The paralyzed revitalized: The success story of a modified laminectomy in case of a subdural hematoma at Zabeel Veterinary Hospital

 

Barry is a 3 months old male dog who came to the Zabeel Veterinary Hospital non-ambulatory with hind limb paraplegia. Barry used to be happy and active like any other puppy. One day, the owners suddenly noticed that he was not able to move or walk normally. They had been to another Veterinary practice and decided to have a second opinion, on examination, Barry lacked deep pain sensation.

 

Driven by their genuine love for their pet, the owners were determined to do everything for Barry to help him recover. MRI was performed, and his scans revealed a severe spinal cord compression by mass process on the level of T11 vertebra, causing Barry’s inability to use his hind limbs.

 

Professionals at Zabeel Veterinary Hospital diagnosed his condition and decided that a laminectomy surgery needed to be performed. A laminectomy is a type of surgery that involves removing part or all of the bones in the vertebral arch. This surgery was needed to alleviate the compression on his spine and restore the motion and sensitivity in his hind limbs. It was a delicate surgical procedure, but it was needed to be done to help restore Barry’s movement and sensation on his hind legs

 

Barry’s owners anxiously awaited as he underwent the long procedure, and the brave puppy endured throughout. When Barry was wheeled out of the surgery room and into recovery, the first big step out of many was finally over, all Barry needed then was patience and time.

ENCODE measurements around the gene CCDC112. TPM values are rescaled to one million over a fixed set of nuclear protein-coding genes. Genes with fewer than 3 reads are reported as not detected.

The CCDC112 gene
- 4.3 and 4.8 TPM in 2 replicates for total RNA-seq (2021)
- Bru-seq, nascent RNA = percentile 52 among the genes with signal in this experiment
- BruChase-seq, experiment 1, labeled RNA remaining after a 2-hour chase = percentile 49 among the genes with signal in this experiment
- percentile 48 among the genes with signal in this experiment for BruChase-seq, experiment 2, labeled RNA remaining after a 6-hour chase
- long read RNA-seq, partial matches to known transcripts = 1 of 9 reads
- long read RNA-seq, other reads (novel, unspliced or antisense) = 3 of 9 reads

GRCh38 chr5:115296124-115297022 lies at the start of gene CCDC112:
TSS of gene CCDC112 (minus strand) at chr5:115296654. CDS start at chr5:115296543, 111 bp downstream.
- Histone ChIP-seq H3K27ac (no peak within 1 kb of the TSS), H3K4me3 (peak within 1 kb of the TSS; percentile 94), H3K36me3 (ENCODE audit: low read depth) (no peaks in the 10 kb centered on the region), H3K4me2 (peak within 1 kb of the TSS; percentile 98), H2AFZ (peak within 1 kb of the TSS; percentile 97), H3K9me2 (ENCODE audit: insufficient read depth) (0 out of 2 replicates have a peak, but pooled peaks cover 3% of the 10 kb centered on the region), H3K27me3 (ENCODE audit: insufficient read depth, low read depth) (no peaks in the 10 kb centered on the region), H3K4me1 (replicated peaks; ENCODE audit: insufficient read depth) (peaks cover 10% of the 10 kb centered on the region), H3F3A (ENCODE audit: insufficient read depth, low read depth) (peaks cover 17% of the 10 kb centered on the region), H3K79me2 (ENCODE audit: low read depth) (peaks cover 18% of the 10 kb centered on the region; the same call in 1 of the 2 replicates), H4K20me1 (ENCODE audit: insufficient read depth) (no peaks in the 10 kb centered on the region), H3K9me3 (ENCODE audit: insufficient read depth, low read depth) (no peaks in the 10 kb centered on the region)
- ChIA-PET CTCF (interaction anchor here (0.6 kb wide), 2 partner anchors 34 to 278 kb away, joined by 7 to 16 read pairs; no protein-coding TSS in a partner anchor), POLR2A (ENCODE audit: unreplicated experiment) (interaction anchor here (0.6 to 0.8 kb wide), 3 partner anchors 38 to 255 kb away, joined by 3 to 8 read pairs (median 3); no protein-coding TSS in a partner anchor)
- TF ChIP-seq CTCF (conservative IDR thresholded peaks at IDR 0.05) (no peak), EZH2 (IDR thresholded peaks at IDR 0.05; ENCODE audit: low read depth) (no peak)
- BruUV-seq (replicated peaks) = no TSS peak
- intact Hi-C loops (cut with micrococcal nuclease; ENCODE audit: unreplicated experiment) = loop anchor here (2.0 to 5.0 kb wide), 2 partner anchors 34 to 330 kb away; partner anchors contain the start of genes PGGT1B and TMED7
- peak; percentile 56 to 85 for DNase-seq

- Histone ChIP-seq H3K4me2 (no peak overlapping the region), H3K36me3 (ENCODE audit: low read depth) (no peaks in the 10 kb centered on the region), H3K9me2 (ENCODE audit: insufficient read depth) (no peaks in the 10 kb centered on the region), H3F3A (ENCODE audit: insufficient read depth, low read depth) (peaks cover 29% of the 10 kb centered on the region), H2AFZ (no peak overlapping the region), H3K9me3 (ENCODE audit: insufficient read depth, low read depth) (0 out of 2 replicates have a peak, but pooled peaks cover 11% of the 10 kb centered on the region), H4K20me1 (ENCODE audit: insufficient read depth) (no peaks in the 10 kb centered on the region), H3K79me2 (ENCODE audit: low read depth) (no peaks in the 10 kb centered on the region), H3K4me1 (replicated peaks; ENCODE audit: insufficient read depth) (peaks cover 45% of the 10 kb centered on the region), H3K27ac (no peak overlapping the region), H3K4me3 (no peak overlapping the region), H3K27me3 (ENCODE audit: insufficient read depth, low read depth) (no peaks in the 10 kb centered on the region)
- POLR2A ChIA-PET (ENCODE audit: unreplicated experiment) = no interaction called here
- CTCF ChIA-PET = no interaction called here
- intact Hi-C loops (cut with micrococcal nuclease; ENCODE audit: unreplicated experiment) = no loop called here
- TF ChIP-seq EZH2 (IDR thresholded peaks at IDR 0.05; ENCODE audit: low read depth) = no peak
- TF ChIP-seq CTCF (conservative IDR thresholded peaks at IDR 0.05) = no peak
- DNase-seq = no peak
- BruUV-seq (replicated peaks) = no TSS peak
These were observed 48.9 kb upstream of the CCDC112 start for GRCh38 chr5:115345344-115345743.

Three days after his surgery at Zabeel Veterinary Hospital, Barry’s legs were still shaky and not steady. Barry had to be encouraged to move to make sure he gets the most out of the surgery. He fearlessly faced the daily assisted walking exercises and physiotherapy one small step at a time – a routine which he continued to do for the days that followed.

 

At home, Barry had transitioned to using a wheelchair, so more movement and maneuvers can be done. His owners determined to get him back on his feet religiously provided Barry with exercise sessions. Within two weeks after the surgery, Barry was able to use his hind limbs while walking in the wheelchair, but the neurological deficit was still significant, and he needed to undergo more rehabilitation.

 

On the 3rd week after his surgery, Barry’s vets noticed a significant improvement in his gait, he was using his legs more, but residual lack of proprioception was still present. There was more work to be done, but Barry willingly took everything in stride. After 4 weeks from the surgery, the proprioceptive deficit was barely noticeable, and his progress was impressive. All the effort had been worthwhile.

 

Since then, with his owner’s dedication and patience, Barry’s condition has improved. He has fully recovered and is now capable of walking without wheelchair support.

 

Watch Barry take a stroll in the hospital hallway 1 year and 3 months after his successful surgery.

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